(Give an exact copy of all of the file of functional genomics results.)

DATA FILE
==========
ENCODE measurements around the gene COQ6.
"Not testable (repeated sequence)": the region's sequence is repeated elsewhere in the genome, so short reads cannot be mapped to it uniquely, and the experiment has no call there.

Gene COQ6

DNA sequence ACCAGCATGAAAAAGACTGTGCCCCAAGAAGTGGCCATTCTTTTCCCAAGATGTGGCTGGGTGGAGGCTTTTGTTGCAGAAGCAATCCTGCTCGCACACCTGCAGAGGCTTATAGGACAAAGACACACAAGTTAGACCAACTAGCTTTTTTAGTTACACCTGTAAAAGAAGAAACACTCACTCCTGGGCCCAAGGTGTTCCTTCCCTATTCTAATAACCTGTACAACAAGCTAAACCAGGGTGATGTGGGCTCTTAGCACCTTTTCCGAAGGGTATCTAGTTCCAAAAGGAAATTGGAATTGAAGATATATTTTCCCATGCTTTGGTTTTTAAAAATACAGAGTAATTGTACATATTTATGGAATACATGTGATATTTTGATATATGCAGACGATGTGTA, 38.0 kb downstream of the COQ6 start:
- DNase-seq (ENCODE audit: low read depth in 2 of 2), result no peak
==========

ENCODE measurements around the gene COQ6.
"Not testable (repeated sequence)": the region's sequence is repeated elsewhere in the genome, so short reads cannot be mapped to it uniquely, and the experiment has no call there.

Gene COQ6

DNA sequence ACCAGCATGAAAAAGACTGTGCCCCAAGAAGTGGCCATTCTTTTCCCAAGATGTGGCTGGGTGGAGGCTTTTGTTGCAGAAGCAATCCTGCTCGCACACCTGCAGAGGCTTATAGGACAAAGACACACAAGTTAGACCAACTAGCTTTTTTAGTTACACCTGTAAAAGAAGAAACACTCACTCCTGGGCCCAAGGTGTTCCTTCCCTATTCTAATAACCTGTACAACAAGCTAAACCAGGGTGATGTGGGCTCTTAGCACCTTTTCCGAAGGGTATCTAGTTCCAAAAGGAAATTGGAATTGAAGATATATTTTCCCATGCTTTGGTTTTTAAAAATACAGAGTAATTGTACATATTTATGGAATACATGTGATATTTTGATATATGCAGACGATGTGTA, 38.0 kb downstream of the COQ6 start:
- DNase-seq (ENCODE audit: low read depth in 2 of 2), result no peak